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Special Olympics Showcase Talent

Wyatt Herzing, a special needs student, participates in the Special Olympics. The event was held April 5 at N.B. Clements Junior High. Photo by Travis Temple.
Wyatt Herzing, a special needs student, participates in the Special Olympics. The event was held April 5 at N.B. Clements Junior High. Photo by Travis Temple.

Preparing to run the 50-yard dash, athletes line up along the track at N. B. Clements while parents and spectators watch excitedly. The runners get low, get set, and take off as fast as possible. The scene is no different from a varsity track meet, but there is one major difference: every athlete has an intellectual disability.

The competitors are participating in a track and field event provided by the Special Olympics. The local Special Olympics program gives the intellectually disabled citizens within the county an opportunity to compete in year-round sporting events. The program in Prince George was dormant for several years, but co-coordinator Kenneth Robinson has just recently revitalized it.

“I was the special education director in the county for 22 years, and during that period of time I was very involved in Special Olympics,” Robinson said. “When I left the county in 2002, the program seemed to fall by the wayside.”

Robinson describes his passion as his reason for bringing the program back.

“When I retired from my last job, one of my retirement goals was to try to bring the program back to Prince George,” Robinson said. “I have a passion for special-needs kids, and I love athletics. It’s a perfect marriage for me to bring those two together.”

Robinson brought in a staff of dedicated volunteers to help keep the program running. One such volunteer is Matthew Hall, Robinson’s co-coordinator.

“I’ve been asked by the committee and by Mr. Robinson to head-up our publicity and push the initiative that he’s brought back to Prince George,” Hall said.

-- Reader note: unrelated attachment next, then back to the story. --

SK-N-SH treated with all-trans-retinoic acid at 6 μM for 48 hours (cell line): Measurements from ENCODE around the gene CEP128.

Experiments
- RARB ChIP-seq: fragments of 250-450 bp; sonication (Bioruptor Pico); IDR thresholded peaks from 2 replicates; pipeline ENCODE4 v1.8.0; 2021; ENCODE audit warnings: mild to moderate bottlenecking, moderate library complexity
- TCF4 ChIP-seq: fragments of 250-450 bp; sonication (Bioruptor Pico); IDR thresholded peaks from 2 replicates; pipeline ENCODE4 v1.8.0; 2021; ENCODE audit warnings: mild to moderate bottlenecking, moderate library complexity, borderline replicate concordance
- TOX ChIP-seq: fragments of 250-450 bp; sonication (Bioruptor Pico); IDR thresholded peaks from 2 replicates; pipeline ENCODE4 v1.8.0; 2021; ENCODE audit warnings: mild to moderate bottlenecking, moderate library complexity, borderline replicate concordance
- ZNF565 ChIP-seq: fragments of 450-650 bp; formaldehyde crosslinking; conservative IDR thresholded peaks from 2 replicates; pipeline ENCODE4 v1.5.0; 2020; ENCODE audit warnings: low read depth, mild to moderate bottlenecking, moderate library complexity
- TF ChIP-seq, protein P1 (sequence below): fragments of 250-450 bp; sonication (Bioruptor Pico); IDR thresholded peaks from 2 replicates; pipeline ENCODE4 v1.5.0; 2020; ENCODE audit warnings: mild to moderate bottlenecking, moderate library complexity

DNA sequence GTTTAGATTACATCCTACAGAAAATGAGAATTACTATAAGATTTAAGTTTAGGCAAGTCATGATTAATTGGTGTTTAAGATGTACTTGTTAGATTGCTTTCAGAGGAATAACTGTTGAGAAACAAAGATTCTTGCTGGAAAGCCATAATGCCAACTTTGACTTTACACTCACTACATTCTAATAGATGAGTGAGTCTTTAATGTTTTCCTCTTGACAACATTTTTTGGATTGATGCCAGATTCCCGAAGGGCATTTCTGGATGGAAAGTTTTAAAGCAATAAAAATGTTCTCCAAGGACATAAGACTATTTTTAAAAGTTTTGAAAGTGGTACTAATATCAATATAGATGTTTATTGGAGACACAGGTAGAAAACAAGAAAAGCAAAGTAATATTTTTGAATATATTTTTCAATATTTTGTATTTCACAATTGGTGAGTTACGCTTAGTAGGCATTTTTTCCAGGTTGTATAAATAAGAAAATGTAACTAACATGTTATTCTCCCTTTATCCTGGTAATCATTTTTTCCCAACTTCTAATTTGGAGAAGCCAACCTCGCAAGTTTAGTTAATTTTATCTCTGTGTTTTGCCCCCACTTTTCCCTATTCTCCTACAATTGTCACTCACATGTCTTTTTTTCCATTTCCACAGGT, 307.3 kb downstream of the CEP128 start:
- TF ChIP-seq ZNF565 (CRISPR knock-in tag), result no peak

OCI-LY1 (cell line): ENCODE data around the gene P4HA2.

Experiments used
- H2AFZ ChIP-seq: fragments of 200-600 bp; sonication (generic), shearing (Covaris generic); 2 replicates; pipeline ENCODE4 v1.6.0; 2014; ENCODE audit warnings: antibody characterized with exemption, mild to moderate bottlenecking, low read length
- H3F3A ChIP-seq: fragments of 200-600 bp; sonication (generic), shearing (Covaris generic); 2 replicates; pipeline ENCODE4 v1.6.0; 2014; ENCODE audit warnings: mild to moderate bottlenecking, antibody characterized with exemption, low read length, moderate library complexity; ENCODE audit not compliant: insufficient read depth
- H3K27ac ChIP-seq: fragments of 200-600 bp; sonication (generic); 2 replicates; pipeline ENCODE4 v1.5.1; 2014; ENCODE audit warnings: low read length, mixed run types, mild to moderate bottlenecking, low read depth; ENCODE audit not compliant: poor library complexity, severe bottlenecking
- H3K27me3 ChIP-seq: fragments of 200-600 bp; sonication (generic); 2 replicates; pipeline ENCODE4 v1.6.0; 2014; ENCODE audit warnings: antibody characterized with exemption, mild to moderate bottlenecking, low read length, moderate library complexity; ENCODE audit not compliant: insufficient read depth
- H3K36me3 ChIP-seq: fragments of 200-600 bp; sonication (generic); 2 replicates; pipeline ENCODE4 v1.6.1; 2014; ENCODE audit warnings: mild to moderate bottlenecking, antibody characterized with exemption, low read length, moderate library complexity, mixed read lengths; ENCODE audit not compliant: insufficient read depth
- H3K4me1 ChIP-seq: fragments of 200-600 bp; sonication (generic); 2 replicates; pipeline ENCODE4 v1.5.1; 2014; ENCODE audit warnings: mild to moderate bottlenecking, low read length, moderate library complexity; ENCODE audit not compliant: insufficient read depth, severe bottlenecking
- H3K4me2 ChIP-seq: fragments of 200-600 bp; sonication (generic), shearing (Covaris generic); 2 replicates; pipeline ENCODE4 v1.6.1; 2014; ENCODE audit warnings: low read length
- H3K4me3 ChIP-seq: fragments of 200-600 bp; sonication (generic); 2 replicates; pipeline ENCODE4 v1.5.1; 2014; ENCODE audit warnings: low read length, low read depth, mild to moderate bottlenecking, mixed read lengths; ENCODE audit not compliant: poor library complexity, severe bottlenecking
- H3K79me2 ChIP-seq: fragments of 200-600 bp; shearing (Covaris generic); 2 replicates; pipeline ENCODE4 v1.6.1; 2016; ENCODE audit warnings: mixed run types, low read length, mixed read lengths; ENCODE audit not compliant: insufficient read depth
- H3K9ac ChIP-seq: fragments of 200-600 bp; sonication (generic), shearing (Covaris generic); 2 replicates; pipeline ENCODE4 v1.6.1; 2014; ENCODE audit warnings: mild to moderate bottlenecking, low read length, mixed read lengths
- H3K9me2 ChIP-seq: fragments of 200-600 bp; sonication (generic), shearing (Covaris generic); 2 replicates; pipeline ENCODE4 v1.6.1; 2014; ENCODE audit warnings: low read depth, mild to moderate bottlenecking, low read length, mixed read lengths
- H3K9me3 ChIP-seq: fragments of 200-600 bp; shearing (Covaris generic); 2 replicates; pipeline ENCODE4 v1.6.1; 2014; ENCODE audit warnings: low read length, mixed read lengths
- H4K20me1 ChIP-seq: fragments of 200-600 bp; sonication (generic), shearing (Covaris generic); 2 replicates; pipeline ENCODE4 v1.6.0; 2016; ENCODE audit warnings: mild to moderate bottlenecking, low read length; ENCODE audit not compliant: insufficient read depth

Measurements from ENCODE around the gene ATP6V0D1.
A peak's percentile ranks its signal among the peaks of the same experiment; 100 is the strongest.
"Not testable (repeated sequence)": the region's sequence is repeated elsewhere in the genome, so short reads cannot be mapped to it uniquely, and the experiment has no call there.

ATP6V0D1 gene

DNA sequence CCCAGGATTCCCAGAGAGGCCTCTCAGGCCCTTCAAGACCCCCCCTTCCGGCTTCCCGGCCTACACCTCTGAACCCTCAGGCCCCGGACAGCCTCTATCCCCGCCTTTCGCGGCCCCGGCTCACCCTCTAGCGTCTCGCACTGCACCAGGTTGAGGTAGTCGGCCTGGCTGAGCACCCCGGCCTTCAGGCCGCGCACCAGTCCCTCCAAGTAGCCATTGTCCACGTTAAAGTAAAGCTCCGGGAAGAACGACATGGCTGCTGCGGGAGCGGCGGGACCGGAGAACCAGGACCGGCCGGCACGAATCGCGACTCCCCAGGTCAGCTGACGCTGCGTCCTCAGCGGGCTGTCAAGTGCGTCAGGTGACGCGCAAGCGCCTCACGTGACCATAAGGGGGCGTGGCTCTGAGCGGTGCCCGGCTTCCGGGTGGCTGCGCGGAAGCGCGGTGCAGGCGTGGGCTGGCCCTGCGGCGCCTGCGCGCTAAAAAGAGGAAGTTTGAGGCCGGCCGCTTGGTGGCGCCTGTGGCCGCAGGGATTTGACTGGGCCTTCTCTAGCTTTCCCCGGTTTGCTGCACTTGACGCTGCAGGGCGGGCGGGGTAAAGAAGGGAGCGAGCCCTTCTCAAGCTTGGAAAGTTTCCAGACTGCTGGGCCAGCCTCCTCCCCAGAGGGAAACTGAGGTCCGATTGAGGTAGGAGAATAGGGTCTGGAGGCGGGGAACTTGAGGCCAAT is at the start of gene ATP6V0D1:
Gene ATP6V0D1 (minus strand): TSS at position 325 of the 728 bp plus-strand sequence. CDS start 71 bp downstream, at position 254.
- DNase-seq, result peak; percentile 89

The volunteer staff also consists of student athletes such as Christopher Smith who choose to lend their expertise to the program.

“[My role] is to help [the disabled athletes] and make them feel good,” Smith said.

That sense of happiness and self-confidence is a vital part of the program to Hall.

“I got to observe in the fall and watch the students participate in bowling,” Hall said. “I saw how much fun they were having and actually observed the growth that being involved had on the athletes.”

That development extends to multiple areas of the lives of the disabled athletes, and it makes the program worthwhile for Hall.

“I saw some of our autistic athletes and other students with communication delays develop those communication skills. Their command of the language and being able to communicate with their coaches and with their fellow athletes developed,” Hall said. “Seeing them being successful and having a joy and pride in what they’re able to do motivates me.”

The program offers four sports including swimming, bowling, basketball, and track and field. Athletes are able to compete in any of the events they so choose.

“They’re like any of the other students we deal with,” Hall said. “You have your likes and your dislikes, and we have certainly found that some athletes like basketball over bowling, and some athletes like swimming over track and field, and we’ve noticed that there are a couple students that enjoy being at everything.”

The staff uses social media and technology to connect with parents as well as recruit.

“It’s another way to reach parents and their friends and family members, so we created a Facebook account,” Hall said. “It’s also given us the opportunity to use that information as a recruiting tool for other athletes.”

Recruitment is just one of several ways the Prince George Special Olympics program is looking towards the future.

“My vision is for the program to continue and for it to grow in numbers,” Robinson said. “We had a larger program in the 1980s and ‘90s, and I would like to restore the program to those original numbers.”

Special Olympian Abreona Smith is one of the many multi-sport athletes the program serves.

“[I compete in] bowling and track and field,” Smith said. “It feels good and it’s fun. I feel especially happy [when my parents watch me].”

The relationship between athlete and parent is something the volunteers see first-hand.

“Seeing a mom with her arm around her son at the bowling alley as he’s attempting to roll a strike, those are moments you see and think ‘Wow, this is worth it.This is why we do it,’” Hall said.

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